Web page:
Federal Reserve Chairman Ben Bernanke said Tuesday the U.S. central bank may keep an emergency lending facility for big Wall Street firms open past year-end while it seeks to restore financial market stability.
In remarks to a mortgage lending forum sponsored by the Federal Deposit Insurance Corp., Bernanke said credit costs have been driven higher and the pace of U.S. economic growth also has been hurt by market turmoil.
"We are currently monitoring developments in financial markets closely and considering several options, including extending the duration of our facilities for primary dealers beyond year-end, should the current unusual and exigent circumstances continue to prevail in dealer funding markets," Bernanke said.
Bernanke's remarks calmed financial markets that had been rattled on Tuesday by the possibility that government-sponsored mortgage finance providers Fannie Mae and FreddieMac would have to raise substantial new capital. Stocks rose, U.S. Treasury securities eased and the dollar posted gains.
"The last thing he wants to do is walk away and see a dealer collapse," said Anton Schutz, portfolio manager at Mendon Capital Advisors in Rochester, New York. "Panic in the market is not over. It's all about safety and soundness," he said.
The Fed set up the so-called Primary Dealer Credit Facility, or PDCF, in March as part of its actions in facilitating the purchase of ailing investment bank Bear Stearns by JPMorgan Chase . It said at the time the PDCF would continue for at least six months.
The lending program allows primary dealers -- the biggest firms that deal directly with the Fed -- to borrow directly from the Fed at the discount rate, currently 2.25 percent.
The Fed acted after weeks of turbulence in financial markets had raised fears a credit crisis stemming from rising mortgage defaults was spiraling out of control.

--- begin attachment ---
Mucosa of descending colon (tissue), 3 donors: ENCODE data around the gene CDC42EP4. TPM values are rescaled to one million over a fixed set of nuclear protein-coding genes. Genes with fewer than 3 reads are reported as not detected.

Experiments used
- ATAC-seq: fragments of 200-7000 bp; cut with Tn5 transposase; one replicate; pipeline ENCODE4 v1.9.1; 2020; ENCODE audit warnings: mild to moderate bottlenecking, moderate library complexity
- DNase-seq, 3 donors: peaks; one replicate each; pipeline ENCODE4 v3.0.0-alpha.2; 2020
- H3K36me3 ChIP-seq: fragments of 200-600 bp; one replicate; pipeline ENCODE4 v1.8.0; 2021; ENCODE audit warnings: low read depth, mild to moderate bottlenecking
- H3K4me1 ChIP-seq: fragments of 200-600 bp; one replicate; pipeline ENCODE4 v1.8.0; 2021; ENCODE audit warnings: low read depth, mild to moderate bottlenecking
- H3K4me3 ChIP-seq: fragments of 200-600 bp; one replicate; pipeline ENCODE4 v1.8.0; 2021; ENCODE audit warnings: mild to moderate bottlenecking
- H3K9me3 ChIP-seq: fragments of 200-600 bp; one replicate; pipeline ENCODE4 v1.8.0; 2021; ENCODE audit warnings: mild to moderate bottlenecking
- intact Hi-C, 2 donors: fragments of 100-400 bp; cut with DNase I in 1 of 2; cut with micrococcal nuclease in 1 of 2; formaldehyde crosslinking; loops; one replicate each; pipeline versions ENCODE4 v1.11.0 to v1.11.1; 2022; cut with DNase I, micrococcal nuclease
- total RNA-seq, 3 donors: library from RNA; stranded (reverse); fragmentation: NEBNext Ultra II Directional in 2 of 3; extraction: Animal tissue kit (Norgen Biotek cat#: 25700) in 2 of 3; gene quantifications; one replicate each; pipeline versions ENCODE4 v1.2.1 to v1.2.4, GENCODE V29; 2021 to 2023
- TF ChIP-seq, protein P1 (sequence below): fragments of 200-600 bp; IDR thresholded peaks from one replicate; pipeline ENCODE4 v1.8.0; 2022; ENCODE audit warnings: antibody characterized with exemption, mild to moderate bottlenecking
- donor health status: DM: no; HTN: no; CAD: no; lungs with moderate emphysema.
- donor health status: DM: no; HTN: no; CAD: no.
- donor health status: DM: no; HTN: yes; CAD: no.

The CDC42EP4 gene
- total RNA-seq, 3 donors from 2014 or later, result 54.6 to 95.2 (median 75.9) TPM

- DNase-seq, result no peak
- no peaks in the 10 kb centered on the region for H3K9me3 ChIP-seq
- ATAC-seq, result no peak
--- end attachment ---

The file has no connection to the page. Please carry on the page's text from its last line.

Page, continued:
Borrowing at the the primary dealer facility averaged $1.7 billion a day in the week ended July 2, the Fed said last week.
Bernanke said on Tuesday that markets "have improved somewhat since March" but were still under strain.
He said the Fed, working with other regulators at home and abroad, "has redoubled its efforts to strengthen the capital positions, liquidity reserves, and risk-management practices" of financial institutions it supervises.
On Monday, the Fed and the Securities and Exchange Commission reached an agreement on sharing information about banks but Bernanke noted that was to deal with immediate conditions.
"In the longer term, legislation may be needed to provide a more robust framework for the prudential supervision of investment banks and other large securities dealers," he said.
He said that, whereas the SEC now handles oversight of big investment banks under a voluntary agreement with them, in future it should be made clear that a regulator has power to set standards for capital, liquidity holdings and risk management practices of investment banks.
Bernanke said the U.S. central bank and other regulators were considering changes in how derivatives are processed and were assessing so-called repo markets where primary dealers and banks can get secured financing from risk-averse investors.
But he advised caution in making sweeping changes. "Given the critical role that these markets play in our financial system, we need to proceed in a prudent manner in making changes, especially as long as the broader financial markets are experiencing stress," Bernanke said.
Over time, though, changes may be required in how borrowers and lenders use those markets and in how settlement systems that banks use to process transactions within them are operated.
"Given how important robust payment and settlement systems are to financial stability, a strong case can be made for granting the Federal Reserve explicit oversight authority for systemically important payment and settlement systems," Bernanke said.
He also suggested that Congress consider whether "new tools" were needed to allow for the liquidation of big securities firms that were near bankruptcy. That would help to counter a market perception that some firms are seen as "too big to fail" by the government so that they will always be bailed out.
"Despite the complexities of designing a resolution regime for securities firms, I believe it is worth the effort," Bernanke said, adding that "a high bar" for such action should be set so that it would not be chosen lightly.